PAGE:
Writer: Tim Stillman
Date:Tuesday May 19 2009
In a season that has ended potless for the first team, it is worth venerating the achievements of Steve Bould and his team in first of all winning the Academy Premier League title (showing real first team aptitude by clinching it at our official title headquarters at White Hart Lane) and reaching the Final of the F.A. Youth Cup. It`s often noted that English football fans have a prurient desire to see graduates from the Youth Team gracing the senior side. A brief glance around the Grove on match days will see the legend 19 WILSHERE grace many a replica shirt. This is an extraordinary leap of faith for someone who has made two and a half Carling Cup appearances, as well as two substitute appearances apiece in the F.A. Cup, Premiership and 1 in the Champions League. (Also witness the difference in the supporters` treatment of Bendtner and Walcott, both of whom I consider peas in a pod in terms of the current stage of their development). It also speaks to the enormous amount of pressure hoisted on the shoulders of young English players.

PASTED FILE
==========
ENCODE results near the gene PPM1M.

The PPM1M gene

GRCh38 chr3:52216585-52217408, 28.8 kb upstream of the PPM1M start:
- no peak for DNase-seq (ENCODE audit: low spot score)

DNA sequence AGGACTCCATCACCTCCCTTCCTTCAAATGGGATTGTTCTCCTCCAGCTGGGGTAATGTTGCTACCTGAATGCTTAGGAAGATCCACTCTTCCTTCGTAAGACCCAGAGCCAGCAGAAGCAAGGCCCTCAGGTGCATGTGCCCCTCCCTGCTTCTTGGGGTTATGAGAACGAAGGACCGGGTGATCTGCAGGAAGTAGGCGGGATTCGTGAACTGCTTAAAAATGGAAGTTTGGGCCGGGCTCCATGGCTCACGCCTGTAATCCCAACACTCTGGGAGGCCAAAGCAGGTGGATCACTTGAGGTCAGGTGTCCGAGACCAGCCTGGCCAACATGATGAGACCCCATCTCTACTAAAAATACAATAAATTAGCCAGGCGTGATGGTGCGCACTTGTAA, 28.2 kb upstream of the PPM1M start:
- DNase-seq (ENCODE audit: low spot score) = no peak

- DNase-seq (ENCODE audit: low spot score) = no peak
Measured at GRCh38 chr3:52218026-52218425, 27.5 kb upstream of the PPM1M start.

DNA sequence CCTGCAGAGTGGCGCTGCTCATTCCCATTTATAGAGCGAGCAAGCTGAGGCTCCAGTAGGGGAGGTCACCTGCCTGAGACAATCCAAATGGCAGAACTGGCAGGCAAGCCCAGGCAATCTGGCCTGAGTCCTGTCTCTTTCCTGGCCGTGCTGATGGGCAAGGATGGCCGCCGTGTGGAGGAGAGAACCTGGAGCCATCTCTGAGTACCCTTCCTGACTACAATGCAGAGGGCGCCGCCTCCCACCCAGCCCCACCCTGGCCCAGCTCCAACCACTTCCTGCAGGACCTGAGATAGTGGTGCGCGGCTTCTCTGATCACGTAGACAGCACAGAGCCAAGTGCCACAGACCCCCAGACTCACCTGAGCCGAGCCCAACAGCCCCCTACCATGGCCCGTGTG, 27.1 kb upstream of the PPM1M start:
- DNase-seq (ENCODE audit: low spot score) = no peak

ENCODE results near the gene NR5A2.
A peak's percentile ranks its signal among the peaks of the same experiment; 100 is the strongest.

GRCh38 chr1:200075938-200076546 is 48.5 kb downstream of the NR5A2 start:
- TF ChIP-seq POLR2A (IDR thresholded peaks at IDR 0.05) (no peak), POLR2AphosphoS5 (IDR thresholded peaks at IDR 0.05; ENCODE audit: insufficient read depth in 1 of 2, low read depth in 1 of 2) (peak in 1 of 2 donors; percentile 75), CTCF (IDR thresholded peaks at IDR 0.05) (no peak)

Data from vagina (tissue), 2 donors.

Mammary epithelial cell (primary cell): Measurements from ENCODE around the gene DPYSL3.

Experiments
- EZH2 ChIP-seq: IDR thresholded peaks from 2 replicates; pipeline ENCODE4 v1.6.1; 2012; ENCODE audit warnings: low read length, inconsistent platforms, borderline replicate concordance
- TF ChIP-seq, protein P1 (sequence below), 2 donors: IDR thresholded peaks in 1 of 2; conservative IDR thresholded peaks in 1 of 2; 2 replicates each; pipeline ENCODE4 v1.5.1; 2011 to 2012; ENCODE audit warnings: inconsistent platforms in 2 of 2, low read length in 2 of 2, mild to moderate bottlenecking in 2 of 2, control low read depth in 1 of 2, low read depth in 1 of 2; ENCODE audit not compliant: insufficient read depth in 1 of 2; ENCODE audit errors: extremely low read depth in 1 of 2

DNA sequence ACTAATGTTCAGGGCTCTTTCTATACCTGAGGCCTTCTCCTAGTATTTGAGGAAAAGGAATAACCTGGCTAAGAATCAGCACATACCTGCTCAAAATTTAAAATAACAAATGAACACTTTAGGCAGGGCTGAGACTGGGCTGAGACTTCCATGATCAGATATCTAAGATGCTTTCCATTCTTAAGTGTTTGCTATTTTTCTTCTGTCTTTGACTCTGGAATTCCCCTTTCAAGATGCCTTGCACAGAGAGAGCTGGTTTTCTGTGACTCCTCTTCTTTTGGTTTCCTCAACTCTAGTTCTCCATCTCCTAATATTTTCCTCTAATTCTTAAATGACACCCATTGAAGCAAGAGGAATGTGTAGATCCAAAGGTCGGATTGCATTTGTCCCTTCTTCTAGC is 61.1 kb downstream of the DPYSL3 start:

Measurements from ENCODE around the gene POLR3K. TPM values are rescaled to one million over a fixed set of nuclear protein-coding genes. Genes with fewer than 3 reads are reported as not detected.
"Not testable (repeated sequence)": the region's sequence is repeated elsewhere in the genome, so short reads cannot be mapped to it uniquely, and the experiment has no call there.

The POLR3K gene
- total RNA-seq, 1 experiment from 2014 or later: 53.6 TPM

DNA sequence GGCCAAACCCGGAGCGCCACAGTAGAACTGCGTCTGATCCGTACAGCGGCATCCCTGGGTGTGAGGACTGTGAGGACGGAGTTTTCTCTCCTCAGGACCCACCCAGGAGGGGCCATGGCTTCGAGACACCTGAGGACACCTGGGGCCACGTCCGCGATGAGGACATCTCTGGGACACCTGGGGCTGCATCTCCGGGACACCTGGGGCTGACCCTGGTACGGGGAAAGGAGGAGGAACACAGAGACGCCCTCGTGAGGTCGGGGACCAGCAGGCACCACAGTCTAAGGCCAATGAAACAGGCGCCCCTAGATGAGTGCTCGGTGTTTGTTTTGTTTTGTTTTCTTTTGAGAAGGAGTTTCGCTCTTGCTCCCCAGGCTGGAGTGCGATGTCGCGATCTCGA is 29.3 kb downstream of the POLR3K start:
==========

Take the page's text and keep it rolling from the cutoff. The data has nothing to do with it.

The level of invective levelled at the manager in last Thursday`s Shareholders meeting would suggest the word on the street is that Arsenal fans are tired of living in a perpetual future. "The experiment" as it is often erroneously referred to has failed, the over reliance on youth too stark for us to challenge for the top honours. As Amos pointed out in an article last week, this is something of a mis-corroberation of facts as Wenger has only signed one first team player under 21 since 2006. The voluble criticisms from the gallows yell, "experience, experience" (probably the same people that have Wilshere`s name on the back of their shirts and deride the manager for picking Eboue over Vela and blame Gallas for global warming), yet apparently we don`t want "geriatrics" with immense experience either. The manager himself has ominously told us he is looking for players who "aren`t inexperienced, we already have enough of those." In a climate where our supporters are apparently now unwilling to continue to invest in a future that lies at the end of a hypothetical rainbow, one has to ask where this leaves Steve Bould and the under 18s? I`ve no doubt that thousands will file into our ground on Friday evening to watch the First Leg of the Youth Cup Final as we take on Liverpool. I will also bet you my left testicle right here and now, that I will hear at least one comment along the lines of, "well player x who I am watching for the first time ever at youth level is much better than that geriatric Silvestre/ Eboue/ Bendtner." So the question of who will come through from this current all dominating crop is slightly compromised by the confused rantings of our own beleaguered concerns of our own supporters.